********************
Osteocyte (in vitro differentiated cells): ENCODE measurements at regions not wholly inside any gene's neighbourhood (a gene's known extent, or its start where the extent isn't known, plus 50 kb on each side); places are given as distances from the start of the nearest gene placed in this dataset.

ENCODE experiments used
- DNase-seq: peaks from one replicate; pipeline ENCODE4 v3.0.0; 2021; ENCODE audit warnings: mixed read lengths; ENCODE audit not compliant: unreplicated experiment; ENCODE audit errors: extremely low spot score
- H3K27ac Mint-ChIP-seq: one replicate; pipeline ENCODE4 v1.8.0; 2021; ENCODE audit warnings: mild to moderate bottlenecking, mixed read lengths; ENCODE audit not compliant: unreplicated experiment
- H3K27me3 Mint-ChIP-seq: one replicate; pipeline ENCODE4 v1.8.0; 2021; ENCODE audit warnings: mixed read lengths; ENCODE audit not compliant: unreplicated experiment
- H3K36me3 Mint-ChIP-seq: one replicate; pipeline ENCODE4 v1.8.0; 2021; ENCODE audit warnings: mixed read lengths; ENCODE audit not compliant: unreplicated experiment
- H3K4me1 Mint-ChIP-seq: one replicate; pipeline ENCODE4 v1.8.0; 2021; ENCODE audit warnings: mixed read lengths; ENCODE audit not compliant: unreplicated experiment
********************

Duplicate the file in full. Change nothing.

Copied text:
Osteocyte (in vitro differentiated cells): ENCODE measurements at regions not wholly inside any gene's neighbourhood (a gene's known extent, or its start where the extent isn't known, plus 50 kb on each side); places are given as distances from the start of the nearest gene placed in this dataset.

ENCODE experiments used
- DNase-seq: peaks from one replicate; pipeline ENCODE4 v3.0.0; 2021; ENCODE audit warnings: mixed read lengths; ENCODE audit not compliant: unreplicated experiment; ENCODE audit errors: extremely low spot score
- H3K27ac Mint-ChIP-seq: one replicate; pipeline ENCODE4 v1.8.0; 2021; ENCODE audit warnings: mild to moderate bottlenecking, mixed read lengths; ENCODE audit not compliant: unreplicated experiment
- H3K27me3 Mint-ChIP-seq: one replicate; pipeline ENCODE4 v1.8.0; 2021; ENCODE audit warnings: mixed read lengths; ENCODE audit not compliant: unreplicated experiment
- H3K36me3 Mint-ChIP-seq: one replicate; pipeline ENCODE4 v1.8.0; 2021; ENCODE audit warnings: mixed read lengths; ENCODE audit not compliant: unreplicated experiment
- H3K4me1 Mint-ChIP-seq: one replicate; pipeline ENCODE4 v1.8.0; 2021; ENCODE audit warnings: mixed read lengths; ENCODE audit not compliant: unreplicated experiment